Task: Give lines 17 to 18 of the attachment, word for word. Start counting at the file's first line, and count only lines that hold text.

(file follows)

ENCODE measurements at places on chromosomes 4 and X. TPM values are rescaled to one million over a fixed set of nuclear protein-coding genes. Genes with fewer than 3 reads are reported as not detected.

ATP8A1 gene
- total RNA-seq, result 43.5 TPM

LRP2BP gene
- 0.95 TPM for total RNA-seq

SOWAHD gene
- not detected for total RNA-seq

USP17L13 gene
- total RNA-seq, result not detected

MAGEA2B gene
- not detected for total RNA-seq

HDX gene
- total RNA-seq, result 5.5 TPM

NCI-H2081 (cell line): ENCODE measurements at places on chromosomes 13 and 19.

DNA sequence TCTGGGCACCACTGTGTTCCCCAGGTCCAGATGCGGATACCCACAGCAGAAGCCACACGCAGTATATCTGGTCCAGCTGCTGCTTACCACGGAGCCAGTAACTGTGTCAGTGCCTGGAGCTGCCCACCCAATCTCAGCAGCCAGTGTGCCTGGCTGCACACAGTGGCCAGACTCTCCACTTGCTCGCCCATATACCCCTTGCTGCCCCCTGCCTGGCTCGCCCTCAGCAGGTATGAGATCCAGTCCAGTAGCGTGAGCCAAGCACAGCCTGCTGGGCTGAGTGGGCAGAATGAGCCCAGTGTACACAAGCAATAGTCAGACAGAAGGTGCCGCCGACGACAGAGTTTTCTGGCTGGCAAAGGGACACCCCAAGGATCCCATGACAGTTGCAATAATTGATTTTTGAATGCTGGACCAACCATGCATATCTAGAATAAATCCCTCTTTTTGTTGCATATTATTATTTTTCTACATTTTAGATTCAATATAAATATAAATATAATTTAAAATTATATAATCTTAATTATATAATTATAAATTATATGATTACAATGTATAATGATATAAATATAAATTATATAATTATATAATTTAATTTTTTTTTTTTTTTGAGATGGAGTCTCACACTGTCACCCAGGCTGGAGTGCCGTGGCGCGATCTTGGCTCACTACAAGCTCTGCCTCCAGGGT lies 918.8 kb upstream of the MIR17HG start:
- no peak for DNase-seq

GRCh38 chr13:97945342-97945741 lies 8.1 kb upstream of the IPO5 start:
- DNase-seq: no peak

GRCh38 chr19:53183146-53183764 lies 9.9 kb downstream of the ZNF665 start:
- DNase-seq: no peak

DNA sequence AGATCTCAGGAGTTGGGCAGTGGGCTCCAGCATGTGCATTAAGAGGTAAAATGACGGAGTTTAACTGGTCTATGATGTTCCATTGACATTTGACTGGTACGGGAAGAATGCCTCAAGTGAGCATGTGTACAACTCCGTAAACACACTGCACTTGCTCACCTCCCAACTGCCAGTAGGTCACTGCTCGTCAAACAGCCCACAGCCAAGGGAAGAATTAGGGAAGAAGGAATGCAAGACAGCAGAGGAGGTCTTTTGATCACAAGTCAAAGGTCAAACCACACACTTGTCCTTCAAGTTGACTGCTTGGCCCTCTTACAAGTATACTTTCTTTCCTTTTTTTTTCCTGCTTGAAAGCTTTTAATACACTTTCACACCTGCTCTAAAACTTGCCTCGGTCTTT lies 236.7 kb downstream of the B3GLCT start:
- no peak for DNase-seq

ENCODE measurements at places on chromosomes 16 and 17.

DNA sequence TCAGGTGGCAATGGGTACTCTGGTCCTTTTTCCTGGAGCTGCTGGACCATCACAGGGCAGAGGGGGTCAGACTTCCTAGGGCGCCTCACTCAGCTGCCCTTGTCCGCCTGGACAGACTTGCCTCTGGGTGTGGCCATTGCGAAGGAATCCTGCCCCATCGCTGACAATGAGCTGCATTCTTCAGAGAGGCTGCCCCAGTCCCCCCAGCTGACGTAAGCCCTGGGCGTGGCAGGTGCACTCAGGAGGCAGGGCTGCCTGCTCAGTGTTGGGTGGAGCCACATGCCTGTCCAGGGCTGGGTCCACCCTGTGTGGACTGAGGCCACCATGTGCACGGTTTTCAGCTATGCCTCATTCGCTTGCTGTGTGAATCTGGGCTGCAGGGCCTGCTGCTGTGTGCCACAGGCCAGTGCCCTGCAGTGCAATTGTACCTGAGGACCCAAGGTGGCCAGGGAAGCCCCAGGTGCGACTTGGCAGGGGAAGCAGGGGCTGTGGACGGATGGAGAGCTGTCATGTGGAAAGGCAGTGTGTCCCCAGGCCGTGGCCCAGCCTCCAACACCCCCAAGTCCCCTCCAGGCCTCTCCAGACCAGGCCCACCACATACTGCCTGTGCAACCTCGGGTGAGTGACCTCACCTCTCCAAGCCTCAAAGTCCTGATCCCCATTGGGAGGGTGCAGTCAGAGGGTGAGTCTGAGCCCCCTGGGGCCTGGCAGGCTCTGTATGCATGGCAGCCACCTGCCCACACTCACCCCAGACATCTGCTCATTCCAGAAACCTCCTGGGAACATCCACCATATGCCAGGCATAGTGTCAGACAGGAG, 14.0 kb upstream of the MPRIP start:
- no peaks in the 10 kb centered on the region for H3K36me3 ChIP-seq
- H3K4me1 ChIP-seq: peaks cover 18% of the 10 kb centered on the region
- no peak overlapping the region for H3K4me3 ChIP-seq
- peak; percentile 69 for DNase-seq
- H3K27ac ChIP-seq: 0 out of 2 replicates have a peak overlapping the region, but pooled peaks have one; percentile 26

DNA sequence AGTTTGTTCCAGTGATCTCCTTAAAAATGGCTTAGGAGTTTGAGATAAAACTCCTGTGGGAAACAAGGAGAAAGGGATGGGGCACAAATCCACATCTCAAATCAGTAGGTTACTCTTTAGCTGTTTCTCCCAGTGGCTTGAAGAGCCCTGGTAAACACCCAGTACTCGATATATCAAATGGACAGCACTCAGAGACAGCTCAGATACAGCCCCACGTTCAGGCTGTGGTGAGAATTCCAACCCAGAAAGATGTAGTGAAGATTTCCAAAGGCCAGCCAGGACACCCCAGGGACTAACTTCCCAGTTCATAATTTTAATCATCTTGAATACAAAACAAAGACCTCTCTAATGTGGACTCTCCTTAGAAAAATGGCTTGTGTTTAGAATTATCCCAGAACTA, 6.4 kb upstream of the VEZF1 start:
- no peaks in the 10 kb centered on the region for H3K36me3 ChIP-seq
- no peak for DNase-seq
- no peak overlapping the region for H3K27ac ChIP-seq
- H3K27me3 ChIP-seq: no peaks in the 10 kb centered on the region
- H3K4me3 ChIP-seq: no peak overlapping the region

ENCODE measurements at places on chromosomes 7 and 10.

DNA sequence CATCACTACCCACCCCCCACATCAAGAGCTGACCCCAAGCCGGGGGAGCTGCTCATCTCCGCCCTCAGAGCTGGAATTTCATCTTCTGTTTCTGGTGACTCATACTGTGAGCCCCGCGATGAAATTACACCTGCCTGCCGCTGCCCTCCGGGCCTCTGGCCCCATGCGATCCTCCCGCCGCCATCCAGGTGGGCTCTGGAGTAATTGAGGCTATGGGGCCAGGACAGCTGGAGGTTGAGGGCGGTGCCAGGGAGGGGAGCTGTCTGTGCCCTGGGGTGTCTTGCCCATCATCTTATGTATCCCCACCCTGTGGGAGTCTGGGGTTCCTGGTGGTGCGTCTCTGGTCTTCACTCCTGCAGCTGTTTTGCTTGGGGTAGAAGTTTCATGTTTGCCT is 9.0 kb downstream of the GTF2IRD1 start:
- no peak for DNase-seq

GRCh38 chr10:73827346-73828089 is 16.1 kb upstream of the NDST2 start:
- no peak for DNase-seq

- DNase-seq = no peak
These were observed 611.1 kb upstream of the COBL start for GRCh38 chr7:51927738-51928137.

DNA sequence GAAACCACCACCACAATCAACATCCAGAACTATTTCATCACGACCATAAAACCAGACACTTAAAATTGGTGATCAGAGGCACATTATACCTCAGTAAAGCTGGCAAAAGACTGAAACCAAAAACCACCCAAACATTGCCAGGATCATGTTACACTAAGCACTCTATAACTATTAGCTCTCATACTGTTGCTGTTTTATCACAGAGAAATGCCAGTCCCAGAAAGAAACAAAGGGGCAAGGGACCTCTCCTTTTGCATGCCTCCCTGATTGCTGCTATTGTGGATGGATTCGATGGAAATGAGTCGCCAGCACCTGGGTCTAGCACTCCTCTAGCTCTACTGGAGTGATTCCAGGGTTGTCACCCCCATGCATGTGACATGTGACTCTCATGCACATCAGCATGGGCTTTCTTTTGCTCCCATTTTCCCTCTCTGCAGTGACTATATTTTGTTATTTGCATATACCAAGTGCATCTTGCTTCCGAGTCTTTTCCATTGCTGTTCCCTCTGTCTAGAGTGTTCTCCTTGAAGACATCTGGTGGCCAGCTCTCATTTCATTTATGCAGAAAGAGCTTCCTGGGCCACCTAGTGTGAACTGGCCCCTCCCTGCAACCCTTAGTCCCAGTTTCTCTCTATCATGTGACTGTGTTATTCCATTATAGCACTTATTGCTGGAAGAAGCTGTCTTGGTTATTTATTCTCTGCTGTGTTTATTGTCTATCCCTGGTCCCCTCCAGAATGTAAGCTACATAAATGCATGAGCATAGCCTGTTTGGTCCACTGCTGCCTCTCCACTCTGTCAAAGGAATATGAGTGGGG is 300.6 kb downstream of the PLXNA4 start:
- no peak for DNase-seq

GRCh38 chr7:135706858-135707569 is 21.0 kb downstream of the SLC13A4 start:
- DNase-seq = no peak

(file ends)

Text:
GRCh38 chr13:97945342-97945741 lies 8.1 kb upstream of the IPO5 start:
- DNase-seq: no peak